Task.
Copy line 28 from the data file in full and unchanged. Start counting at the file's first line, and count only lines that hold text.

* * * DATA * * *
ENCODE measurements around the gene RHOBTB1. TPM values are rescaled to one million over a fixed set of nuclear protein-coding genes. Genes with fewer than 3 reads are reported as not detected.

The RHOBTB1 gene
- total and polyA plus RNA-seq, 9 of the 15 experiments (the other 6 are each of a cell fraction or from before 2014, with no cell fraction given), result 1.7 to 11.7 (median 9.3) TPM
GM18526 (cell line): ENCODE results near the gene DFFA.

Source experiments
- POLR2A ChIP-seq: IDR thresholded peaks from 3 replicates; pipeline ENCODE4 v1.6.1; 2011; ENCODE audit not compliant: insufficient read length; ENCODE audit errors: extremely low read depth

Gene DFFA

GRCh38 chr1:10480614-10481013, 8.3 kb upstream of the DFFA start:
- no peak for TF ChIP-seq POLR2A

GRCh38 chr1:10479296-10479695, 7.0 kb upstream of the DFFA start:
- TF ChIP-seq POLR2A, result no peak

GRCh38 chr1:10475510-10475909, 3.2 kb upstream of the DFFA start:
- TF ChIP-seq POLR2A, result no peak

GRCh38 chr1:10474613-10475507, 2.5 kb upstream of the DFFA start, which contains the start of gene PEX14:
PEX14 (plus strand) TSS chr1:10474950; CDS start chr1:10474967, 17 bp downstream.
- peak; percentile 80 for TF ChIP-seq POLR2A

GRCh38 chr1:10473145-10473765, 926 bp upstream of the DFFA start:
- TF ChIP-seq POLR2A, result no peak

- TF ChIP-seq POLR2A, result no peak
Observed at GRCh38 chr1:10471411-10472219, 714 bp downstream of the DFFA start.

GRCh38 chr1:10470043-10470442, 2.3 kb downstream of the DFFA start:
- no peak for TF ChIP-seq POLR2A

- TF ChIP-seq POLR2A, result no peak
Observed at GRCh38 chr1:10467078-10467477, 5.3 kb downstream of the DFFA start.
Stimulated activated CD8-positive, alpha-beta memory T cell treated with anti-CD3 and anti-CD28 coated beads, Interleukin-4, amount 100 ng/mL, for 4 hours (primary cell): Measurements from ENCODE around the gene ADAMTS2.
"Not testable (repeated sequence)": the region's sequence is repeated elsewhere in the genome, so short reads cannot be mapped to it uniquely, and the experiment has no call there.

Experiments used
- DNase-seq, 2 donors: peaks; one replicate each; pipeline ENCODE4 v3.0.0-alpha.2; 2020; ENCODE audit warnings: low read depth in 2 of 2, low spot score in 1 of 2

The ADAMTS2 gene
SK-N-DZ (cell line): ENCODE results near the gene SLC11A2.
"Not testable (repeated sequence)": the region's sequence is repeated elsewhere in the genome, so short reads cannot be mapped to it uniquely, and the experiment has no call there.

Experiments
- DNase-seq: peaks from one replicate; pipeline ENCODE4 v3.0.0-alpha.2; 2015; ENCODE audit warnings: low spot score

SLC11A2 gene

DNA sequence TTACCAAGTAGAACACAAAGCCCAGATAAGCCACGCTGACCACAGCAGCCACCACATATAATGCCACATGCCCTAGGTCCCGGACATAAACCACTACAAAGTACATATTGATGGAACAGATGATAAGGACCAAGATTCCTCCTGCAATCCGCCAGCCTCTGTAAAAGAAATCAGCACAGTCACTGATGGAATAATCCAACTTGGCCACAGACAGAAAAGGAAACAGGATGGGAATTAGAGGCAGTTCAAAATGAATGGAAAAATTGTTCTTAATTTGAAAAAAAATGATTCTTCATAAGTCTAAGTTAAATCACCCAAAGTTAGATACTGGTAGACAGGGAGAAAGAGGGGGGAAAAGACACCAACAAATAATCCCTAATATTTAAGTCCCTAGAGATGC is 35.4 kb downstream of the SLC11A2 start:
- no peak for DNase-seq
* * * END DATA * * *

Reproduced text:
- DNase-seq, 2 donors: peaks; one replicate each; pipeline ENCODE4 v3.0.0-alpha.2; 2020; ENCODE audit warnings: low read depth in 2 of 2, low spot score in 1 of 2